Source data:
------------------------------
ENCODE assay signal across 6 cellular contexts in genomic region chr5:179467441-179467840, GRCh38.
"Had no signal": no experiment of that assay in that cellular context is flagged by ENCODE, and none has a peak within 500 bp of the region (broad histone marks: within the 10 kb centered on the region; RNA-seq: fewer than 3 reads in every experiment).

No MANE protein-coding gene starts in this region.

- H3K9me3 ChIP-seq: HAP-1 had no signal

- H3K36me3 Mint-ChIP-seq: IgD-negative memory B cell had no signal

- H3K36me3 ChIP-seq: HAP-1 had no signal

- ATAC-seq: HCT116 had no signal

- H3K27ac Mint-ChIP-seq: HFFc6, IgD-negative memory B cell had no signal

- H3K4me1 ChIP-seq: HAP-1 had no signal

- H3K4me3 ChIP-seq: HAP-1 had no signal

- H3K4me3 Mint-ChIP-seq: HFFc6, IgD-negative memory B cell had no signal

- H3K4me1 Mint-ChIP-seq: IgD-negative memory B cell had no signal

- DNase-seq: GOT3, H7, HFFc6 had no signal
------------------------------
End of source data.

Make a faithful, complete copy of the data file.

ENCODE assay signal across 6 cellular contexts in genomic region chr5:179467441-179467840, GRCh38.
"Had no signal": no experiment of that assay in that cellular context is flagged by ENCODE, and none has a peak within 500 bp of the region (broad histone marks: within the 10 kb centered on the region; RNA-seq: fewer than 3 reads in every experiment).

No MANE protein-coding gene starts in this region.

- H3K9me3 ChIP-seq: HAP-1 had no signal

- H3K36me3 Mint-ChIP-seq: IgD-negative memory B cell had no signal

- H3K36me3 ChIP-seq: HAP-1 had no signal

- ATAC-seq: HCT116 had no signal

- H3K27ac Mint-ChIP-seq: HFFc6, IgD-negative memory B cell had no signal

- H3K4me1 ChIP-seq: HAP-1 had no signal

- H3K4me3 ChIP-seq: HAP-1 had no signal

- H3K4me3 Mint-ChIP-seq: HFFc6, IgD-negative memory B cell had no signal

- H3K4me1 Mint-ChIP-seq: IgD-negative memory B cell had no signal

- DNase-seq: GOT3, H7, HFFc6 had no signal